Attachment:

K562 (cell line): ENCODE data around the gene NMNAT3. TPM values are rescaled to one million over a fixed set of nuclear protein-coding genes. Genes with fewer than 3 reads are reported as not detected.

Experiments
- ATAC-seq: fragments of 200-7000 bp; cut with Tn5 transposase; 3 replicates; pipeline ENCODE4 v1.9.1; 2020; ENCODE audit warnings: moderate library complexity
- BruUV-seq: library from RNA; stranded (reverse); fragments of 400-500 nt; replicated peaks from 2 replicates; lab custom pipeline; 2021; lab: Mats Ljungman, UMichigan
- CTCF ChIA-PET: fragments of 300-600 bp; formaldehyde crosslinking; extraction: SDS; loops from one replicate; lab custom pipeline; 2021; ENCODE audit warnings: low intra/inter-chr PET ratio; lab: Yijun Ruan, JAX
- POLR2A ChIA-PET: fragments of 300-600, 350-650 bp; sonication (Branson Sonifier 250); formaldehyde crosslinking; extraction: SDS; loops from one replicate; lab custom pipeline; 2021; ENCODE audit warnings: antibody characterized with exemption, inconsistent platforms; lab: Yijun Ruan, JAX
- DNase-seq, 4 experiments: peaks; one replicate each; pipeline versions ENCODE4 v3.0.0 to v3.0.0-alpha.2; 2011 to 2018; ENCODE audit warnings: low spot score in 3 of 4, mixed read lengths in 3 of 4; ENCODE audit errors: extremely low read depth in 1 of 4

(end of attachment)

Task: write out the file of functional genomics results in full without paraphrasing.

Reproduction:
K562 (cell line): ENCODE data around the gene NMNAT3. TPM values are rescaled to one million over a fixed set of nuclear protein-coding genes. Genes with fewer than 3 reads are reported as not detected.

Experiments
- ATAC-seq: fragments of 200-7000 bp; cut with Tn5 transposase; 3 replicates; pipeline ENCODE4 v1.9.1; 2020; ENCODE audit warnings: moderate library complexity
- BruUV-seq: library from RNA; stranded (reverse); fragments of 400-500 nt; replicated peaks from 2 replicates; lab custom pipeline; 2021; lab: Mats Ljungman, UMichigan
- CTCF ChIA-PET: fragments of 300-600 bp; formaldehyde crosslinking; extraction: SDS; loops from one replicate; lab custom pipeline; 2021; ENCODE audit warnings: low intra/inter-chr PET ratio; lab: Yijun Ruan, JAX
- POLR2A ChIA-PET: fragments of 300-600, 350-650 bp; sonication (Branson Sonifier 250); formaldehyde crosslinking; extraction: SDS; loops from one replicate; lab custom pipeline; 2021; ENCODE audit warnings: antibody characterized with exemption, inconsistent platforms; lab: Yijun Ruan, JAX
- DNase-seq, 4 experiments: peaks; one replicate each; pipeline versions ENCODE4 v3.0.0 to v3.0.0-alpha.2; 2011 to 2018; ENCODE audit warnings: low spot score in 3 of 4, mixed read lengths in 3 of 4; ENCODE audit errors: extremely low read depth in 1 of 4